Dediu and Levinson review all these strands of literature and argue that essentially modern language and speech are an ancient feature of our lineage dating back at least to the most recent ancestor we shared with the Neandertals and the Denisovans (another form of humanity known mostly from their genome). Their interpretation of the intrinsically ambiguous and scant evidence goes against the scenario usually assumed by most language scientists, namely that of a sudden and recent emergence of modernity, presumably due to a single – or very few – genetic mutations. This pushes back the origins of modern language by a factor of 10 from the often-cited 50 or so thousand years, to around a million years ago – somewhere between the origins of our genus, Homo, some 1.8 million years ago, and the emergence of Homo heidelbergensis. This reassessment of the evidence goes against a saltationist scenario where a single catastrophic mutation in a single individual would suddenly give rise to language, and suggests that a gradual accumulation of biological and cultural innovations is much more plausible.

Interestingly, given that we know from the archaeological record and recent genetic data that the modern humans spreading out of Africa interacted both genetically and culturally with the Neandertals and Denisovans, then just as our bodies carry around some of their genes, maybe our languages preserve traces of their languages too. This would mean that at least some of the observed linguistic diversity is due to these ancient encounters, an idea testable by comparing the structural properties of the African and non-African languages, and by detailed computer simulations of language spread.

Filed under Neandertals evolution language modern language linguistics mitochondrial DNA science

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Scientists develop scientific technique to help prevent inherited disorders in humans
A joint team of scientists from The New York Stem Cell Foundation (NYSCF) Laboratory and Columbia University Medical Center (CUMC) has developed a technique that may prevent the inheritance of mitochondrial diseases in children. The study is published online today in Nature.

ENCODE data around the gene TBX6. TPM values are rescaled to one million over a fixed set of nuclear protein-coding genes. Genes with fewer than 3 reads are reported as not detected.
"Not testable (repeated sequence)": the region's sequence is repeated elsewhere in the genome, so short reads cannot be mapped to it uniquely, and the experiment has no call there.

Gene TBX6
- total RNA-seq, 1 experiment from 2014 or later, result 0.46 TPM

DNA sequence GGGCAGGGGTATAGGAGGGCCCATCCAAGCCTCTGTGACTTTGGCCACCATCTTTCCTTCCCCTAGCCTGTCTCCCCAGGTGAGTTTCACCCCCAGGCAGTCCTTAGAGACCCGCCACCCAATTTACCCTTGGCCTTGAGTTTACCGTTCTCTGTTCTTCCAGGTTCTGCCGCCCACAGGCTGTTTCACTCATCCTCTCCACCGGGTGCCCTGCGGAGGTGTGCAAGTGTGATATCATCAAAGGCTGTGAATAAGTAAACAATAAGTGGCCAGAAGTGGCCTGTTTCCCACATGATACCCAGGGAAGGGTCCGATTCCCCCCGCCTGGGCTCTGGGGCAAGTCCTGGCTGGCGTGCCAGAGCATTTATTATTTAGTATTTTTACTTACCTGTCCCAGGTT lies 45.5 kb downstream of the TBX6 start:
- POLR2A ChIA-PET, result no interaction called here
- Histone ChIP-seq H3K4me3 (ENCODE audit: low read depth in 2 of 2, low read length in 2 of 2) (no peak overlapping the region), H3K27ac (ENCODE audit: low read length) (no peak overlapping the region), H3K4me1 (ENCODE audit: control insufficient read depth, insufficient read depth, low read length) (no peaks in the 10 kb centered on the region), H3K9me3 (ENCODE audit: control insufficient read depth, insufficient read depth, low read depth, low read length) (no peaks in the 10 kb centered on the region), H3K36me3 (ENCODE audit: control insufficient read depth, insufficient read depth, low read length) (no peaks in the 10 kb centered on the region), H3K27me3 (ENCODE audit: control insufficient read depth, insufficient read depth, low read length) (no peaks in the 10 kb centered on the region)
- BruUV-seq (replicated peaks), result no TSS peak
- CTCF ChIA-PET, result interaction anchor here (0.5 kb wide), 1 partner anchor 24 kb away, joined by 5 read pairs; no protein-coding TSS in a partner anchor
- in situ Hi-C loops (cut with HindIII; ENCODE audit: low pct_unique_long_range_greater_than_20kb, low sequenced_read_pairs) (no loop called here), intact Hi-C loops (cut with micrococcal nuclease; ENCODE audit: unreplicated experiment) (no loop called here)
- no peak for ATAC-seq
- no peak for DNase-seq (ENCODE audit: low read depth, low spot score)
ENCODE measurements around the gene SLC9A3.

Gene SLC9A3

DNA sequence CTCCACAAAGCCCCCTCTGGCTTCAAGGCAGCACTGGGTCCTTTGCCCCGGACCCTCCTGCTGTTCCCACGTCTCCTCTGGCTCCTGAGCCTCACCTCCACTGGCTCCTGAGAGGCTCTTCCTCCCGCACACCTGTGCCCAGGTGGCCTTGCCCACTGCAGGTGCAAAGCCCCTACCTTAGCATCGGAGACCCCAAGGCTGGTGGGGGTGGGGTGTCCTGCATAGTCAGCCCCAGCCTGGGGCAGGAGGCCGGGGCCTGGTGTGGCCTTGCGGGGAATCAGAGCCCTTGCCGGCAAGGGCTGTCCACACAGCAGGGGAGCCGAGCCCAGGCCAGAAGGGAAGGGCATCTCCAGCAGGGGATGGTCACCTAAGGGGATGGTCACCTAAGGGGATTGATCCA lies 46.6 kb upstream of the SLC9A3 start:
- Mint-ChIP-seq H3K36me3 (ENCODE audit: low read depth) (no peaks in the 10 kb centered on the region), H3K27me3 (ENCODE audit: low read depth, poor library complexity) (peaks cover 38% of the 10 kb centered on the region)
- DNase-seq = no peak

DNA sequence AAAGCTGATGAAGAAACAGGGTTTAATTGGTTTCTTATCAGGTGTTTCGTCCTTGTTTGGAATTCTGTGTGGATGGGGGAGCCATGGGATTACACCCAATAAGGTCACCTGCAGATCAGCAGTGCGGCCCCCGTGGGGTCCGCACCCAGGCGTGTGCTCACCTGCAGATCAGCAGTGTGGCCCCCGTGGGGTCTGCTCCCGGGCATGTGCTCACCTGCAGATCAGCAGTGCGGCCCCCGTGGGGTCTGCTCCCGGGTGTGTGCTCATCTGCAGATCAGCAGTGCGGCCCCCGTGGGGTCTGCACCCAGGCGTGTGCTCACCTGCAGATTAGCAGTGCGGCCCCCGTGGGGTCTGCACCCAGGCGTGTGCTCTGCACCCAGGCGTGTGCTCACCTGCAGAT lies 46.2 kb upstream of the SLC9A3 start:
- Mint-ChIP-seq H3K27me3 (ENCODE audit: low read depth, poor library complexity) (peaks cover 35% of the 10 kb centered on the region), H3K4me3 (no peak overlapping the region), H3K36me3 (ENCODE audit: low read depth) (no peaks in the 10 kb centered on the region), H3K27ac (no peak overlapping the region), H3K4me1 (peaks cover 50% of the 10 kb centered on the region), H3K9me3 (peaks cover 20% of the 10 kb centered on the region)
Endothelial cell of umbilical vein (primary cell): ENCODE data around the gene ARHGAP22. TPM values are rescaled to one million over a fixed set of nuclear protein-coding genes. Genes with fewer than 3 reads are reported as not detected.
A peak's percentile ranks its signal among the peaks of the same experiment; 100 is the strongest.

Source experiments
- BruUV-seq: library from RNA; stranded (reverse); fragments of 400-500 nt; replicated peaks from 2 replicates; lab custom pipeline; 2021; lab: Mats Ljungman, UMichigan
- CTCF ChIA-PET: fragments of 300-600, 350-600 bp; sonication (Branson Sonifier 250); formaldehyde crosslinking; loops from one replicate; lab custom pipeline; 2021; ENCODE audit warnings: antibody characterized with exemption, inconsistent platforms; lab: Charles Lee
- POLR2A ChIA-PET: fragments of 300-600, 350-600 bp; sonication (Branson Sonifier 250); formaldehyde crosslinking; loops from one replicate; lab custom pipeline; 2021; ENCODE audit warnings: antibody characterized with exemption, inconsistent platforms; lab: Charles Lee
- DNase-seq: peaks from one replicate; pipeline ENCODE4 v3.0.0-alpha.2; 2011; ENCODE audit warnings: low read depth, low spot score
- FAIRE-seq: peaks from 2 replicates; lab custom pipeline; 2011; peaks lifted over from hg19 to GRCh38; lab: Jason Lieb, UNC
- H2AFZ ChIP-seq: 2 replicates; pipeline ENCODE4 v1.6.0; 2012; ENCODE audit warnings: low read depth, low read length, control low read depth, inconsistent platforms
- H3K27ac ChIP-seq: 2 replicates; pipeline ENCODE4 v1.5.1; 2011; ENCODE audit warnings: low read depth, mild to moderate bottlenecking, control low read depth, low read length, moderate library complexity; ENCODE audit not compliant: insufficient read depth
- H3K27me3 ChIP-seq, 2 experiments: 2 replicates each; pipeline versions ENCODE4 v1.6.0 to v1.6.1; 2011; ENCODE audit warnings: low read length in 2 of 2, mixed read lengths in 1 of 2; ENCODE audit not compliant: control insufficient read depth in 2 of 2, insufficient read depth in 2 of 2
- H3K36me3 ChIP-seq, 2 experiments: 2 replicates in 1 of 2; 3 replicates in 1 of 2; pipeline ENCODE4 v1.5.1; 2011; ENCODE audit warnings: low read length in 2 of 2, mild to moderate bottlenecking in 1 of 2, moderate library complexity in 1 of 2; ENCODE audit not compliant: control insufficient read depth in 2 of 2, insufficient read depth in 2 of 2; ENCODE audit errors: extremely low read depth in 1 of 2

Dieter Egli, PhD, and Daniel Paull, PhD, of the NYSCF Laboratory with Mark Sauer, MD, and Michio Hirano, MD, of CUMC demonstrated how the nucleus of a cell can be successfully transferred between human egg cells. This landmark achievement carries significant implications for those children who have the potential to inherit mitochondrial diseases.
Mitochondria are cellular organelles responsible for the maintenance and growth of a cell. They contain their own set of genes, passed from mother to child, and are inherited independently from the cell’s nucleus. Although mitochondrial DNA accounts for only 37 out of more than 20,000 genes in an individual, mutations to mitochondrial genes carry harmful effects.
Mitochondrial disorders, due to mutations in mitochondrial DNA, affect approximately 1 in 10,000 people, while nearly 1 in 200 individuals carries mutant mitochondrial DNA. Symptoms, manifesting most often in childhood, may lead to stunted growth, kidney disease, muscle weakness, neurological disorders, loss of vision and hearing, and respiratory problems, among others. Worldwide, a child is born with a mitochondrial disease approximately every 30 minutes, and there are currently no cures for these devastating diseases.
"Through this study, we have shown that it should be possible to prevent the inheritance of mitochondrial disorders," said Egli, PhD, co-author of the study and an Senior Researcher in the NYSCF Laboratory. "We hope that this technique can be advanced quickly toward the clinic where studies in humans can show how the use of this process could help to prevent mitochondrial disease."

Scientists develop scientific technique to help prevent inherited disorders in humans

A joint team of scientists from The New York Stem Cell Foundation (NYSCF) Laboratory and Columbia University Medical Center (CUMC) has developed a technique that may prevent the inheritance of mitochondrial diseases in children. The study is published online today in Nature.

Dieter Egli, PhD, and Daniel Paull, PhD, of the NYSCF Laboratory with Mark Sauer, MD, and Michio Hirano, MD, of CUMC demonstrated how the nucleus of a cell can be successfully transferred between human egg cells. This landmark achievement carries significant implications for those children who have the potential to inherit mitochondrial diseases.

Mitochondria are cellular organelles responsible for the maintenance and growth of a cell. They contain their own set of genes, passed from mother to child, and are inherited independently from the cell’s nucleus. Although mitochondrial DNA accounts for only 37 out of more than 20,000 genes in an individual, mutations to mitochondrial genes carry harmful effects.

Mitochondrial disorders, due to mutations in mitochondrial DNA, affect approximately 1 in 10,000 people, while nearly 1 in 200 individuals carries mutant mitochondrial DNA. Symptoms, manifesting most often in childhood, may lead to stunted growth, kidney disease, muscle weakness, neurological disorders, loss of vision and hearing, and respiratory problems, among others. Worldwide, a child is born with a mitochondrial disease approximately every 30 minutes, and there are currently no cures for these devastating diseases.

"Through this study, we have shown that it should be possible to prevent the inheritance of mitochondrial disorders," said Egli, PhD, co-author of the study and an Senior Researcher in the NYSCF Laboratory. "We hope that this technique can be advanced quickly toward the clinic where studies in humans can show how the use of this process could help to prevent mitochondrial disease."

Filed under mitochondrial diseases cells mutations mitochondrial DNA science